More than 12 million people in the U.S. suffer from sleep apnea, most common among the overweight and obese. More than just loud snoring, it can lead to high blood pressure, stroke, cardiovascular disease and a poor quality of life.
Sleep apnea is a sleep disorder characterized by pauses in breathing during sleep. Each episode, called an apnea lasts long enough so that one or more breaths are missed, and such episodes occur repeatedly throughout sleep.
Regardless of type, the individual with sleep apnea is rarely aware of having difficulty breathing, even upon awakening. Sleep apnea is recognized as a problem by others witnessing the individual during episodes or is suspected because of its effects on the body. Symptoms may be present for years (or even decades) without identification, during which time the sufferer may become conditioned to the daytime sleepiness and fatigue associated with significant levels of sleep disturbance.
For years, doctors have told patients with sleep apnea that the best they could do to lessen apnea episodes would be to lose weight, but there's been very little research-based evidence to prove that.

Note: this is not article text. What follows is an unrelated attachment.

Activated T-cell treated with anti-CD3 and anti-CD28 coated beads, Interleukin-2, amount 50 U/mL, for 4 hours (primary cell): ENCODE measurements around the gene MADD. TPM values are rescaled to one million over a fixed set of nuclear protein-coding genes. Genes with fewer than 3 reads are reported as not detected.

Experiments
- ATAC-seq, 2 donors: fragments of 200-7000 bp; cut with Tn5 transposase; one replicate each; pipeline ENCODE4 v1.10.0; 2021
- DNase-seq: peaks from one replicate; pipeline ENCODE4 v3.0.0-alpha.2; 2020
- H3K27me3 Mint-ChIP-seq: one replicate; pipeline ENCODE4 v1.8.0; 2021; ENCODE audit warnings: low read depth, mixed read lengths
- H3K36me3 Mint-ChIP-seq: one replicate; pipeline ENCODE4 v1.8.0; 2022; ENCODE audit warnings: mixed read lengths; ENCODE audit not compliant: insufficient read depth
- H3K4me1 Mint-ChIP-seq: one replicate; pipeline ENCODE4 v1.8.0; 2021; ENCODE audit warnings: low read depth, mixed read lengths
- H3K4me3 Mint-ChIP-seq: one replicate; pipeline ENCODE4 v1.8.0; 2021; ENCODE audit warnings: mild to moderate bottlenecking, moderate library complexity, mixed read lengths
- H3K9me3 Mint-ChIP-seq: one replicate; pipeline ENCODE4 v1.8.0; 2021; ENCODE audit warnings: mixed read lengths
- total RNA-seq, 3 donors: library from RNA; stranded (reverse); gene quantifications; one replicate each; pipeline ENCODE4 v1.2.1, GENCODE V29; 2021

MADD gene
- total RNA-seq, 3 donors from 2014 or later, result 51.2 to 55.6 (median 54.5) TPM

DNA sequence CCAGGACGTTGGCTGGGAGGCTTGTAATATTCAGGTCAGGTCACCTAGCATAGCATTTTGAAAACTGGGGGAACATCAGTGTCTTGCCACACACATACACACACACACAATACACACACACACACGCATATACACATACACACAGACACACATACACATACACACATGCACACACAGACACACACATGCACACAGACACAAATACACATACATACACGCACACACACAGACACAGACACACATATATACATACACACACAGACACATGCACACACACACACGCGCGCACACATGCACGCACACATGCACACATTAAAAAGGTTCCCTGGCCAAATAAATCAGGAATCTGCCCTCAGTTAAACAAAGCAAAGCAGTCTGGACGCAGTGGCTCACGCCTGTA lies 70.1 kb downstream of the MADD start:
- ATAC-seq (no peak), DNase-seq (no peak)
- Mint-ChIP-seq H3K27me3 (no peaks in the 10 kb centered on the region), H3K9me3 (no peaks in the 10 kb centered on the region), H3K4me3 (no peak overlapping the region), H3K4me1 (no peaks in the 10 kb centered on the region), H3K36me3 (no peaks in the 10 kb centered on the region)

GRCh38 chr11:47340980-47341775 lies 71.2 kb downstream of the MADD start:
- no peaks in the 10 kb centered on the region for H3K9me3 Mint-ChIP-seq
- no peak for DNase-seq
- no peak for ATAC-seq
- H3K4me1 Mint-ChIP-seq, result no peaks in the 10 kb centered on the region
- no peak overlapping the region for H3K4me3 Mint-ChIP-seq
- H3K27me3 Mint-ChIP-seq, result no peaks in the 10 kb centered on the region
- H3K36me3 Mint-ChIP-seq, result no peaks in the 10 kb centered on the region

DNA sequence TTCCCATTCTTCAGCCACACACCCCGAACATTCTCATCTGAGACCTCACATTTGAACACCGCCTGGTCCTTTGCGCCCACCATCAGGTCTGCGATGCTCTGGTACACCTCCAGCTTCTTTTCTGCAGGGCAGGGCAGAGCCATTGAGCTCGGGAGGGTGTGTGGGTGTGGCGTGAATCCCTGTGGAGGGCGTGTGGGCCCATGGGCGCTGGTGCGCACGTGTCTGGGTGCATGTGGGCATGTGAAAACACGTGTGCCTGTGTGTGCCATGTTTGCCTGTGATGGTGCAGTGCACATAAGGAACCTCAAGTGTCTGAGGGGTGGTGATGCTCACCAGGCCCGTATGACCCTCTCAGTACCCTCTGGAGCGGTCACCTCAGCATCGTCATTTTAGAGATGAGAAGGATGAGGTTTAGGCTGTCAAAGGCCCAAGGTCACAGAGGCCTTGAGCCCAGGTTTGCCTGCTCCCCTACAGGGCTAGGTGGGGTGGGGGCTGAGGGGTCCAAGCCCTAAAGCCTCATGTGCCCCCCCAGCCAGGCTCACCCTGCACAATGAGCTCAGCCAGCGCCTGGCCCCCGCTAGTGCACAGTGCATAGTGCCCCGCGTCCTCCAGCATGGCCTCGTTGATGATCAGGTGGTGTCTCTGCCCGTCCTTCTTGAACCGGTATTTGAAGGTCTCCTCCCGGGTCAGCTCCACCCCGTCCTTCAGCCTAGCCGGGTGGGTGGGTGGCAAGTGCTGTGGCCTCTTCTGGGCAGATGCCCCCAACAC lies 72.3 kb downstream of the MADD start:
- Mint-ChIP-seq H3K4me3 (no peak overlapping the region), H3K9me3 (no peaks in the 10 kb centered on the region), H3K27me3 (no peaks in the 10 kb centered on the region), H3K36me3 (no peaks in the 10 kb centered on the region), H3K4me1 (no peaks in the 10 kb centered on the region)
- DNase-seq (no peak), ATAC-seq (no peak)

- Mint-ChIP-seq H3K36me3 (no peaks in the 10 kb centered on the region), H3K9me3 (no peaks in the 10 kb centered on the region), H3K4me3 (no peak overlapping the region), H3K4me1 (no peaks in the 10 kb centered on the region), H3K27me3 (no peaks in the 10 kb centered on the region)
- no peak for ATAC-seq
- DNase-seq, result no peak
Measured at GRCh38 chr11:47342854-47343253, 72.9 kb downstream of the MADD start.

"Existing research has been limited by a number of factors, so there are very few studies that show whether the recommended amount of weight loss – about 10 % - is enough to sufficiently improve sleep apnea," said Gary Foster, director of the Center for Obesity Research and Education.
Foster and colleagues from six other universities recently completed the largest randomized study on the effects of weight loss on sleep apnea in patients with type 2 diabetes. They discovered that among patients with severe sleep apnea, those who lost the recommended weight were three times more likely to nearly eliminate the number of sleep apnea episodes compared to those who did not lose weight. The results are published in the Sept. 28 issue of the Archives of Internal Medicine.
Science Daily contributed to the report.
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